Root Directory Region
In a FAT16 volume, the sectors following the FATs contain the root directory. The root directory typically can store up to 512 entries of 32 bytes each. If the sector size is 512, the root directory requires 32 sectors. The root directory contains information about the files and subfolders in the device’s top-level directory. Note that the size of the root directory region limits the number of entries a FAT16 root directory can store. As Chapter 9 explains, files with long file names reduce the number of file entries the directory can store.
File and Directory Data Region
The sectors after the root directory are grouped into data clusters. A data cluster can consist of one or more sectors. Because the FAT has an entry for each cluster and reserves the first two entries for other purposes, the first data cluster is called cluster 2, with the rest following in sequence. Files and subdirectories are stored in the clusters.
Each subdirectory is a directory much like the root directory and can contain entries for files and additional subdirectories immediately below the subdirectory. An embedded-system host might support only the root directory, ignoring any entries for subdirectories.
Inside a FAT32 Volume
FAT32 is an option for larger media that can’t use FAT16. A FAT32 system has other advantages as well, such as no limit on root-directory size and the availability of additional information for use in repairing damaged media and finding free clusters quickly. Compared to FAT16, a FAT32 system requires more storage space for the FATs because the entries are twice as long.
Every FAT32 volume has these components:
• Reserved region, which contains the boot sector.
• FAT region, which contains two copies of the file allocation tables (FATs).
• File and directory data region, which can hold the root directory, files, and subdirectories. These components are stored in sequence in the volume.
The sections that follow focus on the differences between FAT32 and FAT16 and assume you’re familiar with the preceding information about FAT16.
The first region in a FAT32 volume is the reserved region, which consists of the boot sector, an FSInfo structure containing information to help in finding free clusters, and a backup copy of the boot sector.
The Boot Sector
As with FAT16, the boot sector begins at the LBA value stored in the volume’s entry in the partition table. Table 3-4 shows the first 90 bytes in a FAT32 boot sector. Technically, the BIOS parameter block (BPB) consists of the data in bytes 11–63, while the remaining bytes are part of the boot sector but not in the BPB.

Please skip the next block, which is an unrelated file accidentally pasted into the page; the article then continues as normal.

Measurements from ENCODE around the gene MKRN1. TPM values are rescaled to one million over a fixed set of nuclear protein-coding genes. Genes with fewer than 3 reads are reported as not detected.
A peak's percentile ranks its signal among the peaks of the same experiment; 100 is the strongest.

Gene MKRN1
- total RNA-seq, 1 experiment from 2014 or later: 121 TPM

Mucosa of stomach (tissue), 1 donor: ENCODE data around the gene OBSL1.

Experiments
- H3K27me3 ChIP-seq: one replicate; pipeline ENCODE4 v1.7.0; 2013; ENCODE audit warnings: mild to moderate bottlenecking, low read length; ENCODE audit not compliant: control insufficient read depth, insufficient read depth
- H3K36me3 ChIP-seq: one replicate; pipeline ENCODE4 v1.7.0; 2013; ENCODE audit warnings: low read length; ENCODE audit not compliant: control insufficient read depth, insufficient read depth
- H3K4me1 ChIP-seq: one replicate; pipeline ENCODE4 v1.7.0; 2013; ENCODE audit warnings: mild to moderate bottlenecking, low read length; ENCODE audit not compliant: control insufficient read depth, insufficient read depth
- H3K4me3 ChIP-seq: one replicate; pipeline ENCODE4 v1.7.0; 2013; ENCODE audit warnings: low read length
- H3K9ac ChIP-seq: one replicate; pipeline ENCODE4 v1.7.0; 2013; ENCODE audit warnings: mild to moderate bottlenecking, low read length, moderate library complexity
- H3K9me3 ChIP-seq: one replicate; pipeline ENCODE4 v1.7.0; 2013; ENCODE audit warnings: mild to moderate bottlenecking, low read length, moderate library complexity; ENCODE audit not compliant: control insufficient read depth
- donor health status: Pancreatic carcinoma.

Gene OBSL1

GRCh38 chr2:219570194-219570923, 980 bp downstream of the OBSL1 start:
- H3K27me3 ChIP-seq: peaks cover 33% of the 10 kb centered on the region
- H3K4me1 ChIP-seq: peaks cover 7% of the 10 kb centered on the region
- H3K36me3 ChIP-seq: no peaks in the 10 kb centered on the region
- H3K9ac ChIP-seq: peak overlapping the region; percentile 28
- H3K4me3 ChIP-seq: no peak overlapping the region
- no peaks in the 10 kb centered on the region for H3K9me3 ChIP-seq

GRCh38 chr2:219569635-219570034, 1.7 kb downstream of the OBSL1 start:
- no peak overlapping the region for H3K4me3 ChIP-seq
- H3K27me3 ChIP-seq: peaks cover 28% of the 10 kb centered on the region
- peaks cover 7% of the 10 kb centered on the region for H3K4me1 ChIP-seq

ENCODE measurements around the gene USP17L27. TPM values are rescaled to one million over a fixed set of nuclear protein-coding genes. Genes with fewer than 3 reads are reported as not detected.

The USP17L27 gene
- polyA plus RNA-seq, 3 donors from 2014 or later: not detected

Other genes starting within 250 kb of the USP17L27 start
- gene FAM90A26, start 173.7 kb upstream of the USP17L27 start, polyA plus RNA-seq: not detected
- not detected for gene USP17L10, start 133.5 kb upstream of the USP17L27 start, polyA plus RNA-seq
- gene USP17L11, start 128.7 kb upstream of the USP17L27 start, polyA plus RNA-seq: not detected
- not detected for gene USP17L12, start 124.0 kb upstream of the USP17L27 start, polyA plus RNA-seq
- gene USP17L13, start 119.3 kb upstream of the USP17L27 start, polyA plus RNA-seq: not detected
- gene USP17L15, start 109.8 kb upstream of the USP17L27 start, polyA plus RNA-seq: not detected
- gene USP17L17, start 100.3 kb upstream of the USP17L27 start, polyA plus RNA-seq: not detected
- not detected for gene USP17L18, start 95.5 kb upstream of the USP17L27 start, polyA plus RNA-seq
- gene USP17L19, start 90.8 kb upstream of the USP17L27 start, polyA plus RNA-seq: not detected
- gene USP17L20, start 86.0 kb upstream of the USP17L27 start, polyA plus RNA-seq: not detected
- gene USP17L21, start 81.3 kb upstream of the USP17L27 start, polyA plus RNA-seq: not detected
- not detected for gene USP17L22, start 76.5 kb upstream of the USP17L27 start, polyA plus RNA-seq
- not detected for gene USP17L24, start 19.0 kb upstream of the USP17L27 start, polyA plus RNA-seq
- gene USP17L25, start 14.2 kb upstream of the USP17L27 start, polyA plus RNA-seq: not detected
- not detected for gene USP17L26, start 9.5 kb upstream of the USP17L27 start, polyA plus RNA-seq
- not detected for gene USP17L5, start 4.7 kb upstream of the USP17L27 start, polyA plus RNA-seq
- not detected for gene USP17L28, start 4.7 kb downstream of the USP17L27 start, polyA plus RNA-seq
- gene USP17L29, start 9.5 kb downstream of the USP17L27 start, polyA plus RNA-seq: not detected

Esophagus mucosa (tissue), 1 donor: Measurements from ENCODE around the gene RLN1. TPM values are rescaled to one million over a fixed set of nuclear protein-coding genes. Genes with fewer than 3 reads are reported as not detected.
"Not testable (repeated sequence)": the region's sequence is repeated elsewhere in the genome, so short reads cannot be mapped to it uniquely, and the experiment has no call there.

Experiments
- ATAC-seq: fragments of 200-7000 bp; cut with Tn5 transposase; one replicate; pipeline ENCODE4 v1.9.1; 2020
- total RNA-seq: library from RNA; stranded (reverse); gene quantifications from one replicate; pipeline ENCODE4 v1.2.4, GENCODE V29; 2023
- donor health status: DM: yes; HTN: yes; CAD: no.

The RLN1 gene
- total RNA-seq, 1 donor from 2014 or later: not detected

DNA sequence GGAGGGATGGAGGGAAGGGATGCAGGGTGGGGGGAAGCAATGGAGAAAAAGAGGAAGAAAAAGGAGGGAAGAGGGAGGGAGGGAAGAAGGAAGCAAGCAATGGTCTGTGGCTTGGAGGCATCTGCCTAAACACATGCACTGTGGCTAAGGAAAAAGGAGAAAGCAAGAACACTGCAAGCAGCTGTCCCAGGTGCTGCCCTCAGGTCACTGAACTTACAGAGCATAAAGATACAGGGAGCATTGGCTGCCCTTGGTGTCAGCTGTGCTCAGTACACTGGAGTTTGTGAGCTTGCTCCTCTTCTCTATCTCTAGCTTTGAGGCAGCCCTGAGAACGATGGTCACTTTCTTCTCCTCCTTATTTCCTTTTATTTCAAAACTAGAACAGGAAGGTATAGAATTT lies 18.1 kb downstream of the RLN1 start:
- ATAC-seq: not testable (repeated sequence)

Compared to FAT16, a FAT32 BPB has these differences:
• The number of reserved sectors in byte 14 is typically 32 rather than 1.
• The maximum number of entries in the root directory in byte 17 is unused because FAT32 has no limit.
Table 8-3: A volume’s boot sector contains low-level information about the media’s formatting. These values are for a FAT32 volume (Sheet 1 of 2).
Table 8-3: A volume’s boot sector contains low-level information about the media’s formatting. These values are for a FAT32 volume (Sheet 2 of 2).
• The total number of sectors is always at offset 32 because a FAT32 volume is always at least 32 KB.
• The number of sectors per FAT is in bytes 24h–27h.
• The cluster number of the root directory is at offset 44 because FAT32 has no dedicated location for the root directory.
• Byte 48 holds the location of the FSInfo structure and byte 50 holds the location of the backup boot sector. FAT16 doesn’t have these components.
• A Flags field at byte 40 indicates whether the file system maintains identical FATs or whether only one FAT should be considered valid. If only one FAT is considered valid, the Flags specify which one. A FAT16 BPB has no Flags field.
• Some fields that have identical functions are stored in different locations in FAT16 and FAT32 BPBs.
• The boot code, if present, begins at byte 90.
For maximum compatibility with mass-storage host software, several items in a FAT32 boot sector have recommended values, as shown in Table 8-4. In theory all of the values shown can vary, but straying from the recommended values can cause problems with some hosts.
As in a FAT16 BPB, byte 13 stores the number of sectors per cluster.
A FAT32 boot sector can contain boot code in bytes 90–509 and the sector must have a boot signature of AA55h in bytes 510–511. The jump instruction at offset 00h is typically EBh 58h 90h, which means jump ahead 88 bytes to the beginning of the boot code at 5Ah.